From Pedagogy of Despair to Pedagogy of Hope

Posted November 30th, 2011 by Albert DeCiccio Ph.D., Provost, Southern Vermont College

That the Brown decision helped desegregation efforts in the1950s and to successes socially and in education we must view as significant.  That, in the last twenty-odd years, Supreme Court rulings and the inability of the federal government to fund desegregation programs at adequate rates have encouraged the resegregation of public schools we must view as frightening.  Instead of integration and its material, social, and intellectual abundance, we have been left with a scarcity principle that has resulted in the following: 

  • Unequal opportunities and unequal educational outcomes;
  • Unlikely access to our nation’s prosperity for persons of color;
  • Higher high school dropout rates for persons of color;
  • Lower graduation rates for persons of color;
  • Less qualified teachers and support personnel as a result of lower wages;
  • Fewer teachers of color as role models in public schools;
  • Assigning students of color to lower-level programs as a result of tracking;
  • Assigning whites to higher-level programs as a result of tracking;
  • Honors or college preparatory classes not normally offered to students of color; and
  • Placing students of color in special education and also identifying them as behaviorally difficult.1 

Eric J. Cooper, President of the National Urban Alliance (NUA), points out that, currently, in America, we practice a pedagogy of despair, particularly for persons of color.  Such a stance is marked by the following:  

  • Lower quality curriculums, larger class sizes, and fewer technologies and science/language laboratories;
  • Overcrowded classrooms and rundown buildings for schools populated by persons of color;
  • A lack of basic supplies as well as antiquated school books and materials;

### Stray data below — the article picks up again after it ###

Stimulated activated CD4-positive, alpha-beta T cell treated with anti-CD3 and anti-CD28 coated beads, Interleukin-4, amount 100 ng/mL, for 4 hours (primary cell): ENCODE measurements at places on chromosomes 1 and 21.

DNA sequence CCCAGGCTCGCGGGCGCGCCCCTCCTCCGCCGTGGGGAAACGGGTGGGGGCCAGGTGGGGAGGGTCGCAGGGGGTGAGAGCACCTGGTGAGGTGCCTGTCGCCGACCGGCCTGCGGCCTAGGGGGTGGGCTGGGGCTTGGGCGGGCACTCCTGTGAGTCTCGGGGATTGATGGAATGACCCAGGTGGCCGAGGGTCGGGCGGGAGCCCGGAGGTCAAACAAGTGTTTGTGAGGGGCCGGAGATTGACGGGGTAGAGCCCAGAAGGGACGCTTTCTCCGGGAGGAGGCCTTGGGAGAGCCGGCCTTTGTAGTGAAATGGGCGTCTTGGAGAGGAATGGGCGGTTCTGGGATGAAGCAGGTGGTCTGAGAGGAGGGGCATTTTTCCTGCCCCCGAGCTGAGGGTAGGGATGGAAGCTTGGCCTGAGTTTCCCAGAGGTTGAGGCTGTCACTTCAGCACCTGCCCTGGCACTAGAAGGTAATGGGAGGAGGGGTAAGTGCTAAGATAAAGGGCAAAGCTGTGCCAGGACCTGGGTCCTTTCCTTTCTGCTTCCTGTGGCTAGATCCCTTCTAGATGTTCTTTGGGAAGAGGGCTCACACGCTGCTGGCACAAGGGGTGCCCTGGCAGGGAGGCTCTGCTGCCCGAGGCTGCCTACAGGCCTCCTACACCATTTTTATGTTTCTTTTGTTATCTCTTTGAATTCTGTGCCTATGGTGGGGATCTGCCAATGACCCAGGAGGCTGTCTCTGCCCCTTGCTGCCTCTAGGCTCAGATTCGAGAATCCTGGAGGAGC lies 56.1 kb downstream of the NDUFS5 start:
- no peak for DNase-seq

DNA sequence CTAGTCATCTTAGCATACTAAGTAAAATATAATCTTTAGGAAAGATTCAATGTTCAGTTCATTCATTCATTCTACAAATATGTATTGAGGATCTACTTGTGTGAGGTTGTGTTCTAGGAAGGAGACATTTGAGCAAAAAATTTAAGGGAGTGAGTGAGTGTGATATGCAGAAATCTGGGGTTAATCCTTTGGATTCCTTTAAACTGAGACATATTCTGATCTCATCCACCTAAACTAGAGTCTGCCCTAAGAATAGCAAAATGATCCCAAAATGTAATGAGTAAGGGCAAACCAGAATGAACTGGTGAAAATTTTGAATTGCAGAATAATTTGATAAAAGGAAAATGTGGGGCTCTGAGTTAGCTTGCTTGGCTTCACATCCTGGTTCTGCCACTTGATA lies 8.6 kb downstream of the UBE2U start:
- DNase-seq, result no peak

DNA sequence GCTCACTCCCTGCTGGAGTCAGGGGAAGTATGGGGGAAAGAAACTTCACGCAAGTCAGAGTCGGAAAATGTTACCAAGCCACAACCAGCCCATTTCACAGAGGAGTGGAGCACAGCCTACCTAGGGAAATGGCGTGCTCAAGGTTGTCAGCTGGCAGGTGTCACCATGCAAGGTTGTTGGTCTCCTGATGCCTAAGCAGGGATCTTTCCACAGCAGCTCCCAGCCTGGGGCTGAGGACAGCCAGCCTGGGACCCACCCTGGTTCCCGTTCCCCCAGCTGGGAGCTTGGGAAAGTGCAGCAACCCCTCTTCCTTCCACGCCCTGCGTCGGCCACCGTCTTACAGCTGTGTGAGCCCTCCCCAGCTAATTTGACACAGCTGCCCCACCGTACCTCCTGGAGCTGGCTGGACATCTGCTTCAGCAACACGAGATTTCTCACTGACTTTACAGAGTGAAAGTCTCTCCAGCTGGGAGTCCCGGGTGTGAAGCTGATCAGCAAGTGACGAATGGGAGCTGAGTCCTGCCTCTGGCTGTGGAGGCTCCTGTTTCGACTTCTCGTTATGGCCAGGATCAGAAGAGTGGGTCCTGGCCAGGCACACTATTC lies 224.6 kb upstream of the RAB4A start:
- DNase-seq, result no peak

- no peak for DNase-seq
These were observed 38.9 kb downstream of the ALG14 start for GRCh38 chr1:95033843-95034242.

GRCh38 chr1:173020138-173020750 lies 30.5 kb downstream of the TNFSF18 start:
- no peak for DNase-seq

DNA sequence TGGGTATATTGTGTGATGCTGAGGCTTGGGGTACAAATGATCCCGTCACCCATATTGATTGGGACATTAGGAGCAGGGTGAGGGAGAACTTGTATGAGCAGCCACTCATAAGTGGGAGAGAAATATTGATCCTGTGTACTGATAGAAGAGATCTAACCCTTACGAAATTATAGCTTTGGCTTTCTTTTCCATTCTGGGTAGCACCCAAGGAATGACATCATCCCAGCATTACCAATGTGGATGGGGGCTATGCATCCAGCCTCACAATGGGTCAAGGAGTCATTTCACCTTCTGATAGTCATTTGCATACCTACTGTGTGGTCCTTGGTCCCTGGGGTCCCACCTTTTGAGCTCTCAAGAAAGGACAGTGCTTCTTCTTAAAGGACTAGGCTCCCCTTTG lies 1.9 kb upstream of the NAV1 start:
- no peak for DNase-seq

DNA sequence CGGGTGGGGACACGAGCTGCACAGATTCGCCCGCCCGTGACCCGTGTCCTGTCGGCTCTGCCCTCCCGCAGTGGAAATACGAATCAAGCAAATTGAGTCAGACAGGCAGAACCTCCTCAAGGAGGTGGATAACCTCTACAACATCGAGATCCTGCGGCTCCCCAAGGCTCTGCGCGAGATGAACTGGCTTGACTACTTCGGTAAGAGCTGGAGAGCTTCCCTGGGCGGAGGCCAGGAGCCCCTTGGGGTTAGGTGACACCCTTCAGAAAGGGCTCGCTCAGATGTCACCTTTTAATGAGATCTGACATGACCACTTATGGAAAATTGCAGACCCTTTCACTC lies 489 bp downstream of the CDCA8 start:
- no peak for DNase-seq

• Inequities in staffing, student assignment, and transfer options;
  • Concerns about school safety and violence;
  • Testing that relegates persons of color to lower-achieving classes;
  • Learning measured by standards erected by whites;
  • Questioning discouraged; and
  • Testing mastery praised.2 

I advocate a pedagogy of hope, which can promote empowerment.  It is a problem-posing pedagogy in which learners become teachers and teachers become learners—face to face in commons, in centers, classrooms, or in parlors in the clouds to which everyone contributes and in which everyone participates.  By practicing such a pedagogy, as Freire maintained, people “develop their power to perceive critically the way they exist in the world with which and in which they find themselves; they come to see the world not as a static reality, but as a reality in process, in transformation” (Pedagogy of the Oppressed 71). 


1 Eric J. Cooper provided several of these observations in his keynote address for the Life After Brown Conference at Eastern Connecticut State University.

2 Cooper provided several of these observations as well in his keynote address for the Life After Brown Conference.


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